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Discussion Starter #1
Hello all

My question is concerning the actual effects that a water softener has on well your water. We have a water softener that adds KCl to our water. What effect does this have on the gH and kH of water? How does this actually make water feel softer? Also here are some water parameters from our local water authority. Its for San Diego, Ca
ppm
CaCO3(hardness) 241
Ca 66.3
Mg 17.6
K 4
CaCO3(alkalinity) 119
HCO3 144
pH 8.4

Oh also I have read the pps report and was wondering if I should be dosing Ca and Mg? If so whats the easiest way to dose these two?
 

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What does a water softener actually do?
It replaces Ca and Mg from the water with either K or Na. It can also remove the trace amount of iron, strontium and barium. The Cl from KCl or NaCl is not added into the water.

How does this actually make water feel softer?
I guess the best place to start is why water can feel hard. Hard water has elevated levels of Ca and Mg, and these will hinders the bonds between soap and water. This makes it hard for soap to foam up. If you've had the privledge to shower in extremely hard water soap feels waxy, not slippery. And of course hard water forms those hard mineral deposites.

When Ca and Mg are removed so are the above problems.

What effect does this have on the gH and kH of water?
No effect on KH at all. KH is a measure of the buffers in the water, primarily carbonates. GH is a measure of Ca and Mg so it will drop your GH to near zero.
 

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Discussion Starter #3
wow thanks rolo. wonderfully explained reply. now do you think dosing kent gh+ would be a good idea to replenish the lost ca and mg?
 

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Save money and buy Equilibrium instead. Liquid gH+/kH+ are too diluted to make a strong impact. Otherwise, Equilibrium is perfect for rasing your gH and it also adds ~50ppm of K. Great product.
 

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Well I'd try to save money from buying any additives and look for a bypass valve on your water softener. The Ca and Mg is coming free in your water. ;)

I wonder how you get by with those extremely high K levels. If my math is right you have about 189 mg/L K flowing out your softened water.
 

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Hm... well I took some measurements with a test kit and it turns out 1 day after a water change ive come up with 12gH and 5kH. I guess my question now is does K take the place of Ca and Mg measurements in my gH and kH test kit?
 

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Nope, K doesn't get measured by GH or KH test kits.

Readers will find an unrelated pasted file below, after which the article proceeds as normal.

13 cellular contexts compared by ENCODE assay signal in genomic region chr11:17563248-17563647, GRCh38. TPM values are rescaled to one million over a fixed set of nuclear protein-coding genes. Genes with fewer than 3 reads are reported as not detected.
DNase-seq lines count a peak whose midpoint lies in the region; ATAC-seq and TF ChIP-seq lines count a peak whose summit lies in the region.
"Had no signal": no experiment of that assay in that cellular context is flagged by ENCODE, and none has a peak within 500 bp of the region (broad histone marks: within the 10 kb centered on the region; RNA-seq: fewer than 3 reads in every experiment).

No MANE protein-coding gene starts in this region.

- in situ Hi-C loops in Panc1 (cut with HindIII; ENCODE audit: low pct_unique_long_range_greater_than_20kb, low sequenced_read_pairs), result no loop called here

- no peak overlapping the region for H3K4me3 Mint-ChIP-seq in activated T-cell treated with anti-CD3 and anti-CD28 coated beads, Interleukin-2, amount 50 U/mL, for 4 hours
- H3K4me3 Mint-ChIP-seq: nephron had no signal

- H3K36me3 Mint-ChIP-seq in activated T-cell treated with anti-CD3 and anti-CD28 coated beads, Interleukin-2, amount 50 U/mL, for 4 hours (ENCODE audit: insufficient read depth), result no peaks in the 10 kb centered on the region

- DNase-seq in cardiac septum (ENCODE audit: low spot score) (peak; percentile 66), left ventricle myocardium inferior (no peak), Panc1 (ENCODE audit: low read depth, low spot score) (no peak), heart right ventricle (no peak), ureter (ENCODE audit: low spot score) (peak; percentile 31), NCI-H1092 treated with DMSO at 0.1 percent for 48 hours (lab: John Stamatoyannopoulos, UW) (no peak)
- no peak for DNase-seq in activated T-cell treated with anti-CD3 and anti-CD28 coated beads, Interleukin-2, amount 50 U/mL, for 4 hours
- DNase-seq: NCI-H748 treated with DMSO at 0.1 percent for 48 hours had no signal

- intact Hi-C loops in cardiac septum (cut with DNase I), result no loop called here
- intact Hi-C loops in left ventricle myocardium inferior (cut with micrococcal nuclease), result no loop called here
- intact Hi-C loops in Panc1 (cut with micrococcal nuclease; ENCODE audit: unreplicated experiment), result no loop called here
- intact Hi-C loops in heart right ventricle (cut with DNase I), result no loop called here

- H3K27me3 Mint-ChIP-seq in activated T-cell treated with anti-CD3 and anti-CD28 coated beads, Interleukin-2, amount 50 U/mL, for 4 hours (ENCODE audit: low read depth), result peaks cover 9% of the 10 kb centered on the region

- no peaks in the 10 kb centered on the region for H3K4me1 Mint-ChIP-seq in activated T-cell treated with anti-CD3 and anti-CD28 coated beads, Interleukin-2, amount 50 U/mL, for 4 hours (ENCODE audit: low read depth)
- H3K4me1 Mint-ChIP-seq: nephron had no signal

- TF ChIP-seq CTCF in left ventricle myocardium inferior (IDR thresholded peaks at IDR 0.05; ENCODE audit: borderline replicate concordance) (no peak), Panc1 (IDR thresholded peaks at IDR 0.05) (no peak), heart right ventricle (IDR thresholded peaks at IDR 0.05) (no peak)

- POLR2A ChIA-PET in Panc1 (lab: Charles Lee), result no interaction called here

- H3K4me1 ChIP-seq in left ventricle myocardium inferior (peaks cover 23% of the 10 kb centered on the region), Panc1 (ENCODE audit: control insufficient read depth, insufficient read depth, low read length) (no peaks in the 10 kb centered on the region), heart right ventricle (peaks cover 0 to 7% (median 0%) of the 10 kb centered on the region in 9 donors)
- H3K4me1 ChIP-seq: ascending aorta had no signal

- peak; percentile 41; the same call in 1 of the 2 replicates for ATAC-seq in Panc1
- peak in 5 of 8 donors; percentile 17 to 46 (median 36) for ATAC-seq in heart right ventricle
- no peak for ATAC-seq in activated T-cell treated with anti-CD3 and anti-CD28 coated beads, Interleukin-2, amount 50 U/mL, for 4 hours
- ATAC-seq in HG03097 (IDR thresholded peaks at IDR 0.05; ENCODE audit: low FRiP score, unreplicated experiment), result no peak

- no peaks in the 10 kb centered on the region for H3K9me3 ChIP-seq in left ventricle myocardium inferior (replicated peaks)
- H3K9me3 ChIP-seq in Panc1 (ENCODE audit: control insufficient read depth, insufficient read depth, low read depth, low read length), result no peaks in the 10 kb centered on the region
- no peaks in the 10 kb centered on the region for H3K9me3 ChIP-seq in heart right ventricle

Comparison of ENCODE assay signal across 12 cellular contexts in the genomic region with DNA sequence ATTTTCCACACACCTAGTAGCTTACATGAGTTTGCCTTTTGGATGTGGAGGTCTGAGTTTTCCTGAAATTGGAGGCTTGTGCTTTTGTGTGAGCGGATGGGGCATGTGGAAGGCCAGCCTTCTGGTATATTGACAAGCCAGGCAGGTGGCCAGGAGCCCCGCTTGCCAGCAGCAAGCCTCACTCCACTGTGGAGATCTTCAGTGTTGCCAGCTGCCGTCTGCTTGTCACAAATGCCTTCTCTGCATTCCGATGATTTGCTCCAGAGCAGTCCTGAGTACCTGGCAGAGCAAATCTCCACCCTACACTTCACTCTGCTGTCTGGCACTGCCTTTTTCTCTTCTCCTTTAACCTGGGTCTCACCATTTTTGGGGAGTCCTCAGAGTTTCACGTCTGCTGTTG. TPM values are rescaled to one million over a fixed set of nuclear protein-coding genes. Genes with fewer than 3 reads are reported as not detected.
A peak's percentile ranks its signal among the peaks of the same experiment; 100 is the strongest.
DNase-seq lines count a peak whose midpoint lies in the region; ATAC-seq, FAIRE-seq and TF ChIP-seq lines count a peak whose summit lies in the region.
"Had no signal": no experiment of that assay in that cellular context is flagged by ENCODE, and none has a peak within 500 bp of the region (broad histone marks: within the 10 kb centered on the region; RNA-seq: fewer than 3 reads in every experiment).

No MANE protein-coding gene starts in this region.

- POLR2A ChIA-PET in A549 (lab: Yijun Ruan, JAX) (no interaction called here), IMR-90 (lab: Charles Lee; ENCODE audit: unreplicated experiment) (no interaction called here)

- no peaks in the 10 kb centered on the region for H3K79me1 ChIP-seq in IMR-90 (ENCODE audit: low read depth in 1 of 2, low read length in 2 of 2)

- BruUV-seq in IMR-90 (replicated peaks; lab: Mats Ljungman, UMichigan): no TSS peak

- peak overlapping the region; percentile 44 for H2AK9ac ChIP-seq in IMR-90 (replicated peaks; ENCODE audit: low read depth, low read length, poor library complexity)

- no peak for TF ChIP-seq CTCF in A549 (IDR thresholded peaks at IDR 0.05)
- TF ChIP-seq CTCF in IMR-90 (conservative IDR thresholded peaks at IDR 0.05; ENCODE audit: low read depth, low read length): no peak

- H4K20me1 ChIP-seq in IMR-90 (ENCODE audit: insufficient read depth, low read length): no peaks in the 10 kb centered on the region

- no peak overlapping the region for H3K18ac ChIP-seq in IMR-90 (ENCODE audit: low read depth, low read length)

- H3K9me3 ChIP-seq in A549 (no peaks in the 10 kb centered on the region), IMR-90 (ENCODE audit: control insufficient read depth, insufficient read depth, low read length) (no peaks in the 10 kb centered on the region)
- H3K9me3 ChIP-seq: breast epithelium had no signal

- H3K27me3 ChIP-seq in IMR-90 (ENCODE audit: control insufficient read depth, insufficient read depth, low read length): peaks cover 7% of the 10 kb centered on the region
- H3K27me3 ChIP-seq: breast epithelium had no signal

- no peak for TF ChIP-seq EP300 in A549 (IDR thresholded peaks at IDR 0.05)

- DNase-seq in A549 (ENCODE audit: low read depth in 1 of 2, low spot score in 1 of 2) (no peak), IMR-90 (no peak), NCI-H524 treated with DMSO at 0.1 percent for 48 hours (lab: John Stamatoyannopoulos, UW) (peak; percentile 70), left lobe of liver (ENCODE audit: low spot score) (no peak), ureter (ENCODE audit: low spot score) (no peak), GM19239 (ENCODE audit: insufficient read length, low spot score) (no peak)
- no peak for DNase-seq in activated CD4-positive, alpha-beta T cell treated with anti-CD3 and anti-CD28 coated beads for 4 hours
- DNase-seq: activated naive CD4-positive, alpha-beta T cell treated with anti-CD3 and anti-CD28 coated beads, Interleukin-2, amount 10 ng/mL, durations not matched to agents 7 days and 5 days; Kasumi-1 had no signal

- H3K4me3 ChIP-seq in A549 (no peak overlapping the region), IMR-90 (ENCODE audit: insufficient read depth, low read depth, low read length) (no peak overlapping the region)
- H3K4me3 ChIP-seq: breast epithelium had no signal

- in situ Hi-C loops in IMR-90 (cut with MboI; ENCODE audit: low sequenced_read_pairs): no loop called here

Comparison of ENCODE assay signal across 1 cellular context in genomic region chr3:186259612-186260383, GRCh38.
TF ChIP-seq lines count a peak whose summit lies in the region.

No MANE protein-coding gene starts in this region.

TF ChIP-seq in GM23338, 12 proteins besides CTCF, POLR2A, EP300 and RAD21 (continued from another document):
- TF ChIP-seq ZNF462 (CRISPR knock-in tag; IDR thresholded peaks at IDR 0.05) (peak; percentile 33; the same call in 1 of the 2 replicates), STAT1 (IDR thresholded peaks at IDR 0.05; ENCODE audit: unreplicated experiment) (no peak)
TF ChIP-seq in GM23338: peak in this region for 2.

Seems like water you are using for the tank does NOT go through the water softener. Your water report says you have 13.5 GH and 6.6 KH. This pretty much agrees with your test results.

Are you using cold water for the tank? My water softener comes right before the water heater. So only the hot water in the house is softened and the cold water line is not. This may be just like yours.

You could try this - collect some hot water and let it cool, then test the GH again. This time it should be between 0-1.

Anyway, whatever you're doing is ideal. You are retaining important Ca and Mg and not overloading the water with K.
 

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Discussion Starter #8
whew ok. one more question which may or may not be related to this but i have some hygro poly in my tank and some of the newer leaves have a crinkly look to them. i was wondering what kind of overdose/deficiency this might be caused by?
 

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Rolo said:
I wonder how you get by with those extremely high K levels. If my math is right you have about 189 mg/L K flowing out your softened water.
Rolo, how did you figure the amount of K coming from Ptahkeem's tap? I see his water supply has 4 ppm but how did you figure the rest?

I just moved to a new area and the house has a water softener. I just switched it over to K from NaCl thinking it would be better for the plants. That is a good amount of K! I'd be very interested in how to figure the amount of K from my tap.
 

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MatPat said:
Rolo, how did you figure the amount of K coming from Ptahkeem's tap? I see his water supply has 4 ppm but how did you figure the rest?

I just moved to a new area and the house has a water softener. I just switched it over to K from NaCl thinking it would be better for the plants. That is a good amount of K! I'd be very interested in how to figure the amount of K from my tap.
MattPat, at first I did a long hand calculation and got 186 mg/L. But then I found the quick, easy way. According to the Water Quality Association (WQA) 1 grain per gallon (gpg) of water hardness as CaCO3 exchanges for 13.4 mg/L K.